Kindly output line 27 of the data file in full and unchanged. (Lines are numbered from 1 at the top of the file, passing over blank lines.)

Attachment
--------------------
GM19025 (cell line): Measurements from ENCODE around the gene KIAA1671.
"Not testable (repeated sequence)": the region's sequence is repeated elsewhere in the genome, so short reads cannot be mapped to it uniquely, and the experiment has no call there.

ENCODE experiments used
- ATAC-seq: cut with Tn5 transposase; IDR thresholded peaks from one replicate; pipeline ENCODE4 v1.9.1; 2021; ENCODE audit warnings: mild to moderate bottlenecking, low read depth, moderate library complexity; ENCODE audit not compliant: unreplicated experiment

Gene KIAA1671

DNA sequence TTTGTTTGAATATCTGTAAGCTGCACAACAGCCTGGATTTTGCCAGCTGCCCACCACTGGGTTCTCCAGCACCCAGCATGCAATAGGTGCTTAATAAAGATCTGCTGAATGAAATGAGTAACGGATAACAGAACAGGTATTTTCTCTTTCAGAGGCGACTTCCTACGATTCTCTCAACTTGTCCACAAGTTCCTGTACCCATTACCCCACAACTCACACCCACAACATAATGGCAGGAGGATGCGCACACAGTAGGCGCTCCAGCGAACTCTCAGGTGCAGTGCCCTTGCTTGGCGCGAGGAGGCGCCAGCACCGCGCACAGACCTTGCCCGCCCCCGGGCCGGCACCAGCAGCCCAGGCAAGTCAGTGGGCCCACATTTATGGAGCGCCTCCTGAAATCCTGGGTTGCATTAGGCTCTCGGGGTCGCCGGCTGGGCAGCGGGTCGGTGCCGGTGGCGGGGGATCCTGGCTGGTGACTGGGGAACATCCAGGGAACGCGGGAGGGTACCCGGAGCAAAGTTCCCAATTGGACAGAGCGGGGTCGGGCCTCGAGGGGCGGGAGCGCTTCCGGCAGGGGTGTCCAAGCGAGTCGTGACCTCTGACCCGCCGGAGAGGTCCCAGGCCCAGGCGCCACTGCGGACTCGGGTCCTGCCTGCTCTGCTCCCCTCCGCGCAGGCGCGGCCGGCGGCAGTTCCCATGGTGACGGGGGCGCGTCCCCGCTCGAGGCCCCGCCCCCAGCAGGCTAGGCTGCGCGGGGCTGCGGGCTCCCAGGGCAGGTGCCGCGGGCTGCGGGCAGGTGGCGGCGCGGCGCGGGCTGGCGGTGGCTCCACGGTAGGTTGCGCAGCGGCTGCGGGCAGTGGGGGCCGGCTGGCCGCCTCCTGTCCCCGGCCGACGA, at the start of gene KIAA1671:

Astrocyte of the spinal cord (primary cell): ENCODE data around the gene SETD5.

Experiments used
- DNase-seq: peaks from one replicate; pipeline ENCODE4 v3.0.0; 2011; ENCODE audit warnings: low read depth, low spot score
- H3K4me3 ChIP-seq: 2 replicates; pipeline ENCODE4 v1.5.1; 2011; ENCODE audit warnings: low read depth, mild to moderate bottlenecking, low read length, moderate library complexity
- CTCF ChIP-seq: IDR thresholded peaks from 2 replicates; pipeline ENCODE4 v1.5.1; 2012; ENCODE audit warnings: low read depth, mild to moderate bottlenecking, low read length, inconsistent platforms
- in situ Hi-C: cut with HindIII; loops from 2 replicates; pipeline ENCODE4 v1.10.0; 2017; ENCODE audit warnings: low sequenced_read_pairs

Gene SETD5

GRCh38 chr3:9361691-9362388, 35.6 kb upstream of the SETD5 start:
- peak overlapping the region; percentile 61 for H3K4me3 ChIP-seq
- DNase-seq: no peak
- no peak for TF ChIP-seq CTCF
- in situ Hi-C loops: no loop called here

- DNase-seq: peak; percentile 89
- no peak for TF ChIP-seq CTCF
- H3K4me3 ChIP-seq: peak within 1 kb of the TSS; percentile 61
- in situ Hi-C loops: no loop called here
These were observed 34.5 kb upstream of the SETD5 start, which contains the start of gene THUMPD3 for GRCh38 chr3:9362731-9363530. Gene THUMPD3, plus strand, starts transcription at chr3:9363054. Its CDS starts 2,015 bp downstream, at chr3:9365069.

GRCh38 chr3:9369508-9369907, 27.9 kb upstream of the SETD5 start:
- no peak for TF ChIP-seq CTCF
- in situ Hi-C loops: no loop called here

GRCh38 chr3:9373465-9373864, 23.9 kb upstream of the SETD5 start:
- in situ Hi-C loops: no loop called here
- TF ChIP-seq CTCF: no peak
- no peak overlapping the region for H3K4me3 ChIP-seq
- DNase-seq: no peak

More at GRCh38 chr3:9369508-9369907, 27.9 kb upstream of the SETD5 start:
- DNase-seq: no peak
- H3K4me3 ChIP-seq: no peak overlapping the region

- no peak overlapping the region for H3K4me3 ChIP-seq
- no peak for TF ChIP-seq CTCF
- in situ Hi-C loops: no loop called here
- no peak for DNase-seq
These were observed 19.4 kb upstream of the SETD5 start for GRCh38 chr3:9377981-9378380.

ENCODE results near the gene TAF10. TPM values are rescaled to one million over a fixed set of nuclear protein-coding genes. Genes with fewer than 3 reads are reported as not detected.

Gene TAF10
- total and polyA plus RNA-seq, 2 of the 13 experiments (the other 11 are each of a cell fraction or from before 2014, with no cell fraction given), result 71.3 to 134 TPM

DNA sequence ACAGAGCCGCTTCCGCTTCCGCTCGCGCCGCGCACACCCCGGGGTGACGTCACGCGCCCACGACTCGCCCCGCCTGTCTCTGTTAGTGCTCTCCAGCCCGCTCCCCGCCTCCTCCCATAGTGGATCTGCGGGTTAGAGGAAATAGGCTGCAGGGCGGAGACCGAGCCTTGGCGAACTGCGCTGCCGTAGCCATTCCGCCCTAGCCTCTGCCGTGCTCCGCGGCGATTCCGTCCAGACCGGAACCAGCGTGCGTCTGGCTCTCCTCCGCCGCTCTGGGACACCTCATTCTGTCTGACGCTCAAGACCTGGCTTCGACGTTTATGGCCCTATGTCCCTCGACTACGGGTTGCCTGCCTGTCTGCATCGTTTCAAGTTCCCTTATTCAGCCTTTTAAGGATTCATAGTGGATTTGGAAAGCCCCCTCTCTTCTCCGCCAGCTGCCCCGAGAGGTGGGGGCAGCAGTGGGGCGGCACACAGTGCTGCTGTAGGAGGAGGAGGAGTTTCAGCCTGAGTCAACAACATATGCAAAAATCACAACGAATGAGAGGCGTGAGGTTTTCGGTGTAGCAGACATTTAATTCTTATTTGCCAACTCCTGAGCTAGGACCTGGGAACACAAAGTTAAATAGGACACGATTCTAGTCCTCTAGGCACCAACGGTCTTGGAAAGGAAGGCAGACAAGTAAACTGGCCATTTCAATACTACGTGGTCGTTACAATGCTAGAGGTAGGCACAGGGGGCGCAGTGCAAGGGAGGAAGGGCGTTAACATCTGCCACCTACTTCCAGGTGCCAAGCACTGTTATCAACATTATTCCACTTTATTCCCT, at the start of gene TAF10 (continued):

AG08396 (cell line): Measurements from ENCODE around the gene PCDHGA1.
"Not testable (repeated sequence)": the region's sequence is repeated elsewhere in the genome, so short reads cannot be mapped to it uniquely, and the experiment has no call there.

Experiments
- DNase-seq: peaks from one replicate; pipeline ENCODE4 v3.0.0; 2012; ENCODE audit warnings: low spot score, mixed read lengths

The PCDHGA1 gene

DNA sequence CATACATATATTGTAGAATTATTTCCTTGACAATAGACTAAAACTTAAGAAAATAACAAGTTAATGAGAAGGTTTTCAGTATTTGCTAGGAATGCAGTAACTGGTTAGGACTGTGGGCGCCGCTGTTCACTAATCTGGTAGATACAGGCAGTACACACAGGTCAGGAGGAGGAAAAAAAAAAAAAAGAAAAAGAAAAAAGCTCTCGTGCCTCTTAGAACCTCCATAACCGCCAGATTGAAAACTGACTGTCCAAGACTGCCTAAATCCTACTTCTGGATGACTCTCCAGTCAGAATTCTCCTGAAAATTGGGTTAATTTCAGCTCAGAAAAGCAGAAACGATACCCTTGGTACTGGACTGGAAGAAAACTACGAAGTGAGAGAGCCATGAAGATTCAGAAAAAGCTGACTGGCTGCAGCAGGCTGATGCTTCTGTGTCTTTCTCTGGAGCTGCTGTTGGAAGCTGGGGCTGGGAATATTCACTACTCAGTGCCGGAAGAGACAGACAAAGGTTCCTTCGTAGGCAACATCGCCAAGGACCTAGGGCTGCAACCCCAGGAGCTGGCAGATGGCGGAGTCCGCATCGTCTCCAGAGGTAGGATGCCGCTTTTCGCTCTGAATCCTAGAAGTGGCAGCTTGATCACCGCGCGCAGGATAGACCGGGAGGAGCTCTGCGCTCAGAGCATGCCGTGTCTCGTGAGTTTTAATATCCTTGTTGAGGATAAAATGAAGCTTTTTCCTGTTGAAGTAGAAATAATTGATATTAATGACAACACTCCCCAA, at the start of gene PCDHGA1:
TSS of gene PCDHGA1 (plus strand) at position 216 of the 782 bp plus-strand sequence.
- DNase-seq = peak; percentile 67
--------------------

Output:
GRCh38 chr3:9373465-9373864, 23.9 kb upstream of the SETD5 start: